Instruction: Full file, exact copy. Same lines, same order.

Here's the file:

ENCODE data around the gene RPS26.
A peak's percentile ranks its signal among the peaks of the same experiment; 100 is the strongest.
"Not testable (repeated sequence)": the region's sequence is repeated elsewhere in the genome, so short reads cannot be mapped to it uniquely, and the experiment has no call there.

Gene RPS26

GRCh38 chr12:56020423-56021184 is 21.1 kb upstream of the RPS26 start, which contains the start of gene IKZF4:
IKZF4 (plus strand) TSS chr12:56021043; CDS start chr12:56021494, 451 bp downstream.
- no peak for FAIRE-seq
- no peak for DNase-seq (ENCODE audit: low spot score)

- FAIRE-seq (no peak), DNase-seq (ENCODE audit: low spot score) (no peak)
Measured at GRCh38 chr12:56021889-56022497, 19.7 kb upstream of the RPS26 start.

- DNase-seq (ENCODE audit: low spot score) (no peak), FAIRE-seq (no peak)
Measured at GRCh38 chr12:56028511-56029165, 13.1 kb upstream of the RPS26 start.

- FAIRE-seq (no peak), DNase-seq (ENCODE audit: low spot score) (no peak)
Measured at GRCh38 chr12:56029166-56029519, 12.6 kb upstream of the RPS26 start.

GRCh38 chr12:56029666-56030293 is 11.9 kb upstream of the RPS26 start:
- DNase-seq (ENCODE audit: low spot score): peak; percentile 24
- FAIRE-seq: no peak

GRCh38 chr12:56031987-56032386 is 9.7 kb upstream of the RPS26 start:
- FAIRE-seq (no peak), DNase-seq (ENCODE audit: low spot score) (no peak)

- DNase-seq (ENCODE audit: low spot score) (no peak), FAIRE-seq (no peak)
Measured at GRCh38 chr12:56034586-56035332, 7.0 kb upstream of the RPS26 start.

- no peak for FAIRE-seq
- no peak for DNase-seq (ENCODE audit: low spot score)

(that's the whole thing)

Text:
ENCODE data around the gene RPS26.
A peak's percentile ranks its signal among the peaks of the same experiment; 100 is the strongest.
"Not testable (repeated sequence)": the region's sequence is repeated elsewhere in the genome, so short reads cannot be mapped to it uniquely, and the experiment has no call there.

Gene RPS26

GRCh38 chr12:56020423-56021184 is 21.1 kb upstream of the RPS26 start, which contains the start of gene IKZF4:
IKZF4 (plus strand) TSS chr12:56021043; CDS start chr12:56021494, 451 bp downstream.
- no peak for FAIRE-seq
- no peak for DNase-seq (ENCODE audit: low spot score)

- FAIRE-seq (no peak), DNase-seq (ENCODE audit: low spot score) (no peak)
Measured at GRCh38 chr12:56021889-56022497, 19.7 kb upstream of the RPS26 start.

- DNase-seq (ENCODE audit: low spot score) (no peak), FAIRE-seq (no peak)
Measured at GRCh38 chr12:56028511-56029165, 13.1 kb upstream of the RPS26 start.

- FAIRE-seq (no peak), DNase-seq (ENCODE audit: low spot score) (no peak)
Measured at GRCh38 chr12:56029166-56029519, 12.6 kb upstream of the RPS26 start.

GRCh38 chr12:56029666-56030293 is 11.9 kb upstream of the RPS26 start:
- DNase-seq (ENCODE audit: low spot score): peak; percentile 24
- FAIRE-seq: no peak

GRCh38 chr12:56031987-56032386 is 9.7 kb upstream of the RPS26 start:
- FAIRE-seq (no peak), DNase-seq (ENCODE audit: low spot score) (no peak)

- DNase-seq (ENCODE audit: low spot score) (no peak), FAIRE-seq (no peak)
Measured at GRCh38 chr12:56034586-56035332, 7.0 kb upstream of the RPS26 start.

- no peak for FAIRE-seq
- no peak for DNase-seq (ENCODE audit: low spot score)